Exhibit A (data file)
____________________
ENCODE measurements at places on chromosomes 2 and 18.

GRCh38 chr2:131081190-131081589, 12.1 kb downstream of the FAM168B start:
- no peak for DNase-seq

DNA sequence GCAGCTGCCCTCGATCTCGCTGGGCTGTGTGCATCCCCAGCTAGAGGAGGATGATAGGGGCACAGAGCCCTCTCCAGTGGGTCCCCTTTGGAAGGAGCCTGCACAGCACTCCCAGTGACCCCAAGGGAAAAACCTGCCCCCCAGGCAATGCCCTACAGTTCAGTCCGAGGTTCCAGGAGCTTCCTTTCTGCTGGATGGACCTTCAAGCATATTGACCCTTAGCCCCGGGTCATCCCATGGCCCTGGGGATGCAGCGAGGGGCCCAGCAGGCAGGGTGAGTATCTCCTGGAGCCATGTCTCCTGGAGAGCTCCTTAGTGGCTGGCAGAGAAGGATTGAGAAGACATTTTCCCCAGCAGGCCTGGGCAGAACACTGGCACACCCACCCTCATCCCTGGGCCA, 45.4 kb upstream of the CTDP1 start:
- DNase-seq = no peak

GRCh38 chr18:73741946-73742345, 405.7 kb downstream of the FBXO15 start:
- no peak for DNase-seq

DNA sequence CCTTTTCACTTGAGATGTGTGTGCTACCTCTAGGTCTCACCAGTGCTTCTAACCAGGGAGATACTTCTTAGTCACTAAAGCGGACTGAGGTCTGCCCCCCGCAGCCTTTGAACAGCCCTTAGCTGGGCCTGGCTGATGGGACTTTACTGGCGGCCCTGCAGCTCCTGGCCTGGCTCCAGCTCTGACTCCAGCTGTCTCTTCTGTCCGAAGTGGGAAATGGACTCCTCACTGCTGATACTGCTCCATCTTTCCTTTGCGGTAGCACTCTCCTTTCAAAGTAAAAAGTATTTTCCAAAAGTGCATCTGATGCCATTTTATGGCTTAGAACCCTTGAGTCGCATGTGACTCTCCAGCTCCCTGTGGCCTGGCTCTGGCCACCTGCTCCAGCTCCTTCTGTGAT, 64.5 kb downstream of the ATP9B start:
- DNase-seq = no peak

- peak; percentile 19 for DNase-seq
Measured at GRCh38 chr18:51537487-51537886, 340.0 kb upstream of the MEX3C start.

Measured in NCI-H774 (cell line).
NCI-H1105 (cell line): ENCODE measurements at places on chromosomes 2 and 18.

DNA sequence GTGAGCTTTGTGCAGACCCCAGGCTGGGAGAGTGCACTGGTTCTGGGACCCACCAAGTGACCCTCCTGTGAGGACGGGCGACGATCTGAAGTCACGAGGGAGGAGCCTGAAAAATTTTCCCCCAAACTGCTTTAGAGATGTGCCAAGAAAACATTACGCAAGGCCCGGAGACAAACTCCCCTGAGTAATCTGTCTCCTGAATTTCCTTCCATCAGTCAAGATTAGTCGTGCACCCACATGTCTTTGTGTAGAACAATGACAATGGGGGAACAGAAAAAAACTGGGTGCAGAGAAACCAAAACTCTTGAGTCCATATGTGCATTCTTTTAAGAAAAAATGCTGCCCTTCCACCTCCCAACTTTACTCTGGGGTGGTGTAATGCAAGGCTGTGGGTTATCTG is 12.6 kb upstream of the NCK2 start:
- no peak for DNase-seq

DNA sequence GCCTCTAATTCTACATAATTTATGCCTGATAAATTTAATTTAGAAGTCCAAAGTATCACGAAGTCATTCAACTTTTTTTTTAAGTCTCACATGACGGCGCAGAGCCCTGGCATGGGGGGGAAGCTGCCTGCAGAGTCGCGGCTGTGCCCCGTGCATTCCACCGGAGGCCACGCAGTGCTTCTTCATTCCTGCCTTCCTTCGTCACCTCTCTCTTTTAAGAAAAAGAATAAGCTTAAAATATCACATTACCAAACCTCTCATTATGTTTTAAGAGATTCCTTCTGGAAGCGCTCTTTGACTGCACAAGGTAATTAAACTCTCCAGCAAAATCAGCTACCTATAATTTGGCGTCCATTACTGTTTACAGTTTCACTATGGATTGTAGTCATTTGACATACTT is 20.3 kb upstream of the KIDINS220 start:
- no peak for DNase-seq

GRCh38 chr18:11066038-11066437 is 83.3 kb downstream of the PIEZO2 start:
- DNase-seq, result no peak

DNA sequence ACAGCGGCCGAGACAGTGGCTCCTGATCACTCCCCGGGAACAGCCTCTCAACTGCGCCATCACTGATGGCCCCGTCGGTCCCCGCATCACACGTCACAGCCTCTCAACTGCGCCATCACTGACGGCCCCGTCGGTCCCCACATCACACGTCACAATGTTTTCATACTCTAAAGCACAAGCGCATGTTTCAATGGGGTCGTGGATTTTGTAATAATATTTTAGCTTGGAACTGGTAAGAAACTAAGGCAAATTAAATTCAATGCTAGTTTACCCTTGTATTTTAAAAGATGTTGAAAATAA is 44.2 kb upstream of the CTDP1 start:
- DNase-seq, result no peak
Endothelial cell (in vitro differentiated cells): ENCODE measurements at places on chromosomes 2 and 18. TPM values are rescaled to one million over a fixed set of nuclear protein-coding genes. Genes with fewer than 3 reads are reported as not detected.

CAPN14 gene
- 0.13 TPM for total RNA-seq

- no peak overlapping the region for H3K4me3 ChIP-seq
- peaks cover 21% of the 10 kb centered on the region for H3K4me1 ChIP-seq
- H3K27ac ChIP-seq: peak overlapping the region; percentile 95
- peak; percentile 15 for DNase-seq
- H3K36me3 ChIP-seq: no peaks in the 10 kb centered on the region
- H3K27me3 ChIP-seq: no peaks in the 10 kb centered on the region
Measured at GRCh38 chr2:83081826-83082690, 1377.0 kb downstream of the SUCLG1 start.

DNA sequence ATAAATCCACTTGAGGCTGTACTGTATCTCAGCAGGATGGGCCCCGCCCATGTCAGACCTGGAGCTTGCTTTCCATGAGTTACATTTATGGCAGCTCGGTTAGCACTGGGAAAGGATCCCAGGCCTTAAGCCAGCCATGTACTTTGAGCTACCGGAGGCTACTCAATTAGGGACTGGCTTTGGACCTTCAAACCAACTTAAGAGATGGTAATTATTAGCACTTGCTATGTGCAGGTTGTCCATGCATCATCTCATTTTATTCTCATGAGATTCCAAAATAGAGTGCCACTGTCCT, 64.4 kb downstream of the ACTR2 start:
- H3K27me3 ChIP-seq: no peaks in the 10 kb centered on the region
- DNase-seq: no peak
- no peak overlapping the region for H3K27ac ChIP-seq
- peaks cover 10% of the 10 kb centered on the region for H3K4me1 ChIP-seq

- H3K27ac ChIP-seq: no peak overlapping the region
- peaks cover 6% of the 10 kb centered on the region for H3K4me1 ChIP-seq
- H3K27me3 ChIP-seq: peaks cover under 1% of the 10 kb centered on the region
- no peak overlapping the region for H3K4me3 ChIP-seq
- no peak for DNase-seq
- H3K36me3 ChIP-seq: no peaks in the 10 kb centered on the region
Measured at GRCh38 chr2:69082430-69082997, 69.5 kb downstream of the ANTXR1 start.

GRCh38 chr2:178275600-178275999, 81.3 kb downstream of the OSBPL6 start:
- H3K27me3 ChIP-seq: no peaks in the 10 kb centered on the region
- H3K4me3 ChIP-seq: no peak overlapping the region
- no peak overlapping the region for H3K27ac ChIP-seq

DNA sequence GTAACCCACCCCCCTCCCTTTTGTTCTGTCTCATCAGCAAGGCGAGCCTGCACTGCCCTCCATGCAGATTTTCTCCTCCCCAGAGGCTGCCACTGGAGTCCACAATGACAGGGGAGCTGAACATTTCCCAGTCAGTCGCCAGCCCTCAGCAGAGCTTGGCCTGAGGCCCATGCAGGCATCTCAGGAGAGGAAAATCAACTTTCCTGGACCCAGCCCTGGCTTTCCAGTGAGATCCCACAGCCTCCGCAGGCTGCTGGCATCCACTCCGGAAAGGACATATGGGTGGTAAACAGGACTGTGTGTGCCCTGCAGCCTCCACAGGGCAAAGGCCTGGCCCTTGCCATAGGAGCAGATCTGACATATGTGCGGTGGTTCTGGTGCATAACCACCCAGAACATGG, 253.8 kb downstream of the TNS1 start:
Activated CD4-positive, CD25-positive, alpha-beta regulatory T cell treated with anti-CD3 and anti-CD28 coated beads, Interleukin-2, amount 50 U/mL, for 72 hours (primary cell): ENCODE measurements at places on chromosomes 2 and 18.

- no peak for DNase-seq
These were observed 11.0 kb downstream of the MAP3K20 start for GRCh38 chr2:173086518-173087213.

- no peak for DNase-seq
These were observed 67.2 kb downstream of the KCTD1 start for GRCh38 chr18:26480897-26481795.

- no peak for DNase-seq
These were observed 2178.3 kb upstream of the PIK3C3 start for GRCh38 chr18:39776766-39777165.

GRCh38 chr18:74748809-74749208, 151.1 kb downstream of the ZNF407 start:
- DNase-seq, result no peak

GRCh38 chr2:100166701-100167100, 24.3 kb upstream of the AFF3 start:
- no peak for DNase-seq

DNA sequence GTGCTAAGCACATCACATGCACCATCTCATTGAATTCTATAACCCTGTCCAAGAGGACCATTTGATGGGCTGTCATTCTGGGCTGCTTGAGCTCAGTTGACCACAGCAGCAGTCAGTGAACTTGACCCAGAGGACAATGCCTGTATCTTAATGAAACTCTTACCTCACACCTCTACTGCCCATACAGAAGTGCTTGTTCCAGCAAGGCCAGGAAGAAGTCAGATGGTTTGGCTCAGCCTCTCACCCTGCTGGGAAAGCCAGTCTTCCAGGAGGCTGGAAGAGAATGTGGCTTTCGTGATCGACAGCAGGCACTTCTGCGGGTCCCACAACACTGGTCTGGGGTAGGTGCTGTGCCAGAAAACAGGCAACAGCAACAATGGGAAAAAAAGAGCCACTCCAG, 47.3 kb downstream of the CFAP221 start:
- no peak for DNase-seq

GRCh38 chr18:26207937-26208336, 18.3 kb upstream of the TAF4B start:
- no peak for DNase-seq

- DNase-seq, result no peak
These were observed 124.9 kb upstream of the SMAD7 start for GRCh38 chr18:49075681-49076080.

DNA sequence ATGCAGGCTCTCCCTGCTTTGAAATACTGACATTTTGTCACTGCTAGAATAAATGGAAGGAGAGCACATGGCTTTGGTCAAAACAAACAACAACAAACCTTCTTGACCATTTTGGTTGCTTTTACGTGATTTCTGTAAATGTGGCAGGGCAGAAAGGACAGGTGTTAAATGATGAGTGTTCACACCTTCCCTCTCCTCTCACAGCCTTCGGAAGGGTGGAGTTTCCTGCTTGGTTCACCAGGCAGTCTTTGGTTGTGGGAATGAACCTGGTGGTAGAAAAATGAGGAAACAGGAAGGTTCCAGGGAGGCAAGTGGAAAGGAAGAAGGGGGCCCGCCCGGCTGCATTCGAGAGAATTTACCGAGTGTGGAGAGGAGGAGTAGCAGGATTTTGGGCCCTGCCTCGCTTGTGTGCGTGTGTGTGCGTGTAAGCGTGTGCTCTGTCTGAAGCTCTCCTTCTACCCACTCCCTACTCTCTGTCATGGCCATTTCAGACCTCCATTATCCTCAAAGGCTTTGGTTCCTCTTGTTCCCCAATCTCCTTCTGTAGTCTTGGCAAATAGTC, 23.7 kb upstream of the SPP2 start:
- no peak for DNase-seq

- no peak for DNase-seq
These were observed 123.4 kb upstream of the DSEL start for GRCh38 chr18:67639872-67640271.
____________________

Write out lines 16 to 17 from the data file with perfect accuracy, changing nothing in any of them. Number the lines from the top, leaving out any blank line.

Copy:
DNA sequence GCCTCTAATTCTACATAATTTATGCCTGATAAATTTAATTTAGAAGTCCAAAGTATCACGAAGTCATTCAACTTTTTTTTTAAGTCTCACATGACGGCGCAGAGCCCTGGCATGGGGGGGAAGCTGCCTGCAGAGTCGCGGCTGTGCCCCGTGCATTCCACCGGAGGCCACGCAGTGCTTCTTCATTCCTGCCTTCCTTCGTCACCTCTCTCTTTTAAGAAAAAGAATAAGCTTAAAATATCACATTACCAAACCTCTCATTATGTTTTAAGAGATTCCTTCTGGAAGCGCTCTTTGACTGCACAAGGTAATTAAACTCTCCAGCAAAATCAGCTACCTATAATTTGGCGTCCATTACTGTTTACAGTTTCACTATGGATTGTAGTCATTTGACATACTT is 20.3 kb upstream of the KIDINS220 start:
- no peak for DNase-seq